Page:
512SP Fermi card gets reviewed

If you've ever wondered why Nvidia's first generation of GeForce GTX 480 cards only featured 480 stream processors, rather than the full set of 512, then we may have just found the answer via a full test of an elusive full-spec card.

As you can probably guess, the card in question is the same PCB with yellow capacitors that's been generating tech headlines for the last couple of days. First came a photo and a couple of GPU-Z screenshots, then came a couple of benchmarks, and now the curious testers at Expreview have finally pulled out all the stops and given the card the nearest you can get to a review.

As well as the usual performance results, the test crucially included power-consumption and temperature measurements, and the results from the former were utterly insane.

Using PSU maker Seasonic's Power Angel tool, the site gauged the power consumption of their whole test bed when it was idle, and when the GPU was running flat-out in FurMark. The results when the machine was idle were unsurprising, with the machine consuming 141W with the standard card, and 158W with the card with 512 stream processors.

However, the difference between the two figures stretched to breaking point as the GPUs started work. According to the site, the machine consumed 440W with the standard card in place, but this rocketed up to 644W with the full-spec card installed. That's a ridiculous amount of extra power for just 32 extra stream processors.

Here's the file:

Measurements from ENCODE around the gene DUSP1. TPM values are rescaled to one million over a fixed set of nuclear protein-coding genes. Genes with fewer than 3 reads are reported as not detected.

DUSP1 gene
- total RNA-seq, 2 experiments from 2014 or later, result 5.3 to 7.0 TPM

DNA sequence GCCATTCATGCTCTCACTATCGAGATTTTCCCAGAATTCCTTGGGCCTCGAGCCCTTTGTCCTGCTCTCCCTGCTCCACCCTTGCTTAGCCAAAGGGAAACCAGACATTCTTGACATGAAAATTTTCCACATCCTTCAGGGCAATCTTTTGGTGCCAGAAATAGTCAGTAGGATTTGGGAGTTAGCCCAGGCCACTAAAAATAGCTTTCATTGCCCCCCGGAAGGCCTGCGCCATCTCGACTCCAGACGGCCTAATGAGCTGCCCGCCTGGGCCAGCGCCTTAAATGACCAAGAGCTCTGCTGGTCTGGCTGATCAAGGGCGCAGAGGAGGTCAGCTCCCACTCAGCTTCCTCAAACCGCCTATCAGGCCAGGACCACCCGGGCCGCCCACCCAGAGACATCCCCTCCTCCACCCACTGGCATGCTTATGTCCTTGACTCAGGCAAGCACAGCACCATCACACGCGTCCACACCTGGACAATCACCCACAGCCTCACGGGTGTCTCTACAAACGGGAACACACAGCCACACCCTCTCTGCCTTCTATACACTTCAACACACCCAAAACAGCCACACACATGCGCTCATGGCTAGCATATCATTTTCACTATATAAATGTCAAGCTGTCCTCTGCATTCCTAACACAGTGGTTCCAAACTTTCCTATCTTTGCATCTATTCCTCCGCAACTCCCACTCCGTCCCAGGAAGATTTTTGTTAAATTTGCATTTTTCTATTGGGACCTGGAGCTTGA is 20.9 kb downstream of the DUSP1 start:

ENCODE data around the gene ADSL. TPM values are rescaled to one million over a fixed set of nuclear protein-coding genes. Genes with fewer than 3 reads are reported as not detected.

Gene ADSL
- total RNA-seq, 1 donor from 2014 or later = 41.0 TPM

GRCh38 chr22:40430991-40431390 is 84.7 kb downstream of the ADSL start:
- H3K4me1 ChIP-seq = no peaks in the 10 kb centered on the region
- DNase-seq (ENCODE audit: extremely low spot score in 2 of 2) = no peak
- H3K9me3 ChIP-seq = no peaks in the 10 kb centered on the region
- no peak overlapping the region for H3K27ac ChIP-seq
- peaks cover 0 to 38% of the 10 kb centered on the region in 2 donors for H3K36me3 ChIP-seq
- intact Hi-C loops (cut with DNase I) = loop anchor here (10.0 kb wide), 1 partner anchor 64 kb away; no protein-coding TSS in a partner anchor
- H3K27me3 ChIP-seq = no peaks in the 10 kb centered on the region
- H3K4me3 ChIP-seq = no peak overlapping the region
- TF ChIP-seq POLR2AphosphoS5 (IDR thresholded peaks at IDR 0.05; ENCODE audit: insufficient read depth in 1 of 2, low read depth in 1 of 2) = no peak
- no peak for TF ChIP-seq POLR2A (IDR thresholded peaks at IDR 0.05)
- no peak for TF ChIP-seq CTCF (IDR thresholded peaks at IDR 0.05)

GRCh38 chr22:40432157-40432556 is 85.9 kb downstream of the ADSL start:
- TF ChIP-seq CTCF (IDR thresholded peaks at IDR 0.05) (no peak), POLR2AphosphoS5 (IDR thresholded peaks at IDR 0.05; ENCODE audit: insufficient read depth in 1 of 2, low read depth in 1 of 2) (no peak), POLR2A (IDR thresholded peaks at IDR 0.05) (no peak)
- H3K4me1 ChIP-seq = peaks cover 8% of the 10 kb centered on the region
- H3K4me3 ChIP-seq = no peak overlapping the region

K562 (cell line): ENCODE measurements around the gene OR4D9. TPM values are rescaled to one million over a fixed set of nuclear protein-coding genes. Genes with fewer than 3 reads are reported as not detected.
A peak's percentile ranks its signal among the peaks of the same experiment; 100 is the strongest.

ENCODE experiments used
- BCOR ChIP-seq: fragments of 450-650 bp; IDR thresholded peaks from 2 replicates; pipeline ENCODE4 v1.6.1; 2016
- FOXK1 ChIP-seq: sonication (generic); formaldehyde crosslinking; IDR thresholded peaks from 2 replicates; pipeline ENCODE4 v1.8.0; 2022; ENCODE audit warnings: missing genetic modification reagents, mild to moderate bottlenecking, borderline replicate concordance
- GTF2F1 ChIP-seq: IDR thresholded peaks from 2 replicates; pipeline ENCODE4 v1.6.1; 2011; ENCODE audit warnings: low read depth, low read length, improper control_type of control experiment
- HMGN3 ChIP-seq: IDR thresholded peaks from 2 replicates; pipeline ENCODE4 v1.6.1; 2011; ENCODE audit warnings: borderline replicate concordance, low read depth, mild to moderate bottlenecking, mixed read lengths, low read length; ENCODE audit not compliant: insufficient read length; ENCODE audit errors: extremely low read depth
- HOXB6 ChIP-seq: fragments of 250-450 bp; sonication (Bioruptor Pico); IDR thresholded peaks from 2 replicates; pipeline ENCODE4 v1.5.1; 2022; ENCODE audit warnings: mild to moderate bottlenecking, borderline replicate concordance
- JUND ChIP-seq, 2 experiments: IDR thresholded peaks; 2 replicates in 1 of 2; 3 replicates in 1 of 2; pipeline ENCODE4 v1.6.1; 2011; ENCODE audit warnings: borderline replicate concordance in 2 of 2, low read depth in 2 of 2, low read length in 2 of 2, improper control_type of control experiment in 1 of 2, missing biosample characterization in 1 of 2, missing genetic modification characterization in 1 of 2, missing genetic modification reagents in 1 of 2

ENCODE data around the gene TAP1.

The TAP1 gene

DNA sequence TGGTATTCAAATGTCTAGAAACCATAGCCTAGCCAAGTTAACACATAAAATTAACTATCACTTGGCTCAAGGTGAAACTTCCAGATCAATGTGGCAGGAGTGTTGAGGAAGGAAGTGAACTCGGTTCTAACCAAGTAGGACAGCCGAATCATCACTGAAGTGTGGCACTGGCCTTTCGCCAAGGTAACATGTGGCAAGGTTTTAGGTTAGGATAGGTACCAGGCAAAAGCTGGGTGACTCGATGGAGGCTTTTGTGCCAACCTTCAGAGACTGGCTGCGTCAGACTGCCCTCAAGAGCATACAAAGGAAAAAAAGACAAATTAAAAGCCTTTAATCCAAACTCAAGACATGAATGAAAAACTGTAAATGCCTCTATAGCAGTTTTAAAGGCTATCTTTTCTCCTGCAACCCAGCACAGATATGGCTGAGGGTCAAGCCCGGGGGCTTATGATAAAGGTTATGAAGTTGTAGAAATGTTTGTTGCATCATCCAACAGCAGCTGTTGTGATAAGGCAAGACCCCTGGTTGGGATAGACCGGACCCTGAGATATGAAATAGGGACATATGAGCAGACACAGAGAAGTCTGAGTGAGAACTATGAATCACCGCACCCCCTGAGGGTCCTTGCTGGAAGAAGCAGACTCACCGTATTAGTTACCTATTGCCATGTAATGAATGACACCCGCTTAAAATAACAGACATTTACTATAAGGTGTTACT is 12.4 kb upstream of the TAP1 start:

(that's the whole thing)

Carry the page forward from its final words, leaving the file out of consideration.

There are a few explanations for this, including the fact that the card with 512 stream processors is an unfinished sample, which requires two eight-pin PCI-E power connectors. It may also be that the results from Power Angel are wrong, and the card needs retesting, perhaps with a different power measurement system.

However, if the results are genuine, then they perfectly explain why Nvidia decided to opt for 480 stream processors on the top chip at launch.

Despite the ridiculous power consumption, the site claims it successfully overclocked the card, which comes from with an Arctic Cooling Accelero Xtreme Plus cooler.

With the GPU running at 850MHz, the shaders clocked at 1,700MHz and the memory running at 4.2GHz (effective), Expreview says the card scored X12173 in 3DMark Vantage, compared with a score of X11371 from the standard GTX 480 at the same clock speeds.

The site also ran benchmarks on a number of other games, including Metro 2033, Left4Dead 2, Far Cry 2, Just Cause 2, Crysis Warhead, DiRT 2 and Battlefield: Bad Company 2.

In general, the performance difference between the full-spec card and the standard GTX 480 appears to widen as you add more anti-aliasing. The highest speed difference was seen in Metro 2033 at 1.920 x 1,200 with 4x anti-aliasing and 16x anisotropic filtering, where the card with 512 stream processors was 9.67 per cent faster than the standard card.

On average, however, the full-spec card was only around 5.67 per cent faster. This is the performance difference you'd expect from an extra 32 stream processors, but you wouldn't expect your system to consume an extra 204W in the process. We'll keep an eye on this one and see if Expreview retests the card's power consumption at a later date.